Speaking at the recent launch of Amazon Web Services’ presence in the Middle East and North Africa, Fahad Al Gergawi, chief executive officer of government agency Dubai FDI, discussed the criticality of technology in developing the emirate’s business environment, and how cloud can create unprecedented opportunities for SMEs across the region.
What are Dubai FDI’s main objectives?
We’re mandated to do a few things. We have to facilitate the business environment in Dubai, and help to enhance the city’s positioning as a global hub for investment in different areas. It’s our job to market Dubai globally, and help companies here with their growth potential.
Dubai is currently the main hub for the Middle East, Indian sub-continent and Africa. We provide growth potential for countries in this region. You can see numerous examples of these conditions, namely the vibrancy of the Indian business community that exists here.
What role do you see cloud playing in terms of innovation?
If you look at the handcraft market across the MENA region, it’s mainly made up of smaller businesses. Cloud gives them access to a market of 300 million people. Cloud is inevitable, with all this Big Data coming in. It’s a direct answer for storing all the data. You cannot rely on normal data centres from five or 10 years ago. The more data that you have, the bigger the problem if you don’t have the right storage solution. For the time being at least, cloud is that solution.
If you talk about innovation and see all the IPs of startups setting up a footprint in Dubai, cloud allows them to grow in new markets.
What do you think Amazon Web Services can bring to the region?
I believe their portfolio of services and products is much greater than people realise. A lot of people associate them with online shopping, where the company is already a world leader.
In truth, they’re just getting started. They’ve allowed us to see how we can connect businesses and economies from different perspectives, from a government point of view, to the development of foreign direct investment.
What are the most important initiatives you’re working on at Dubai FDI?
We’ve been working with Amazon for almost two years now, and they’ve shown a keen interest to expand in the market. We’ve given them an idea of the ambition and growth that this market can offer, and the potential of the $200 billion ICT industry in the GCC. We’ve also given them an idea of the different programmes and strategies that exist here, and how they can be tapped into, as well as how they can design special products for this region.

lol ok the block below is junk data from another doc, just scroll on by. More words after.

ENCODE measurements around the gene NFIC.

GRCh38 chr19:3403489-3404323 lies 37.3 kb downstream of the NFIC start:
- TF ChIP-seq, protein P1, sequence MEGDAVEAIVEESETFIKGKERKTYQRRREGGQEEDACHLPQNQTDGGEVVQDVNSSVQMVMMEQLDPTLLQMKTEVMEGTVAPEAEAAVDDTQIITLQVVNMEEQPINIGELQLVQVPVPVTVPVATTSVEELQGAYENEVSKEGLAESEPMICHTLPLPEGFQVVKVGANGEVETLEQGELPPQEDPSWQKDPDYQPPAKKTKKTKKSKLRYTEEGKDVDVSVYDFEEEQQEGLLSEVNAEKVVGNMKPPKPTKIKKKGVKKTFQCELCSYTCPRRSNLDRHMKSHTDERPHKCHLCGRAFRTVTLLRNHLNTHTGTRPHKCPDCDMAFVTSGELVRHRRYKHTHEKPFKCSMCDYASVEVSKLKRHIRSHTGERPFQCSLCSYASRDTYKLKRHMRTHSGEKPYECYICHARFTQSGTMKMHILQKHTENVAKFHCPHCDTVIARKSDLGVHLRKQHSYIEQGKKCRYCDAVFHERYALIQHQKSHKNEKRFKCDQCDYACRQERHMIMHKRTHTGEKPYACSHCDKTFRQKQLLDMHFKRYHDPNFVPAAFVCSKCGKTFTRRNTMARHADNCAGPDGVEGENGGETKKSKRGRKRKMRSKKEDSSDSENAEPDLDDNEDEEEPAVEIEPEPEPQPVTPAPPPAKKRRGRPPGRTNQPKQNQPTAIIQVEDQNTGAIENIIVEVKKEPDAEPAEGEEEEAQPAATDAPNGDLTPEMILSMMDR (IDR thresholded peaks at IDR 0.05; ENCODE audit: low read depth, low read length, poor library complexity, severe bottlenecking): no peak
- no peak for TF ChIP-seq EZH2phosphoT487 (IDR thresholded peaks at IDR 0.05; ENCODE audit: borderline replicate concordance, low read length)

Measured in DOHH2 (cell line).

We’re promoting Dubai’s logistical strengths, and how they can be used globally. Technology can be the difference in a number of our strategic objectives, including the fourth industrial revolution, Dubai’s Smart City ambitions as well as a host of other government strategies.
SMEs can benefit as well as large companies. Dubai is becoming a knowledge-based economy, which allows innovative products to succeed. Citizens here are tech-savvy; they demand new services and products, and are the ones who verify the success of services. These conditions benefit technology companies that are new to the region.
Is this region willing to take risks in terms of technology adoption?
Technology adoption has long been a priority of Dubai. His Highness Sheikh Mohammed said that there’s a tremendous opportunity for emerging economies to play catch-up in terms of Internet technologies, and this is an extremely exciting journey. It will be a fast-moving train, and Dubai has decided to be in the front carriage so that it can develop its economy – and society at large – at a fast rate. Dubai is always a fast mover, and we do ordinary things in extraordinary ways.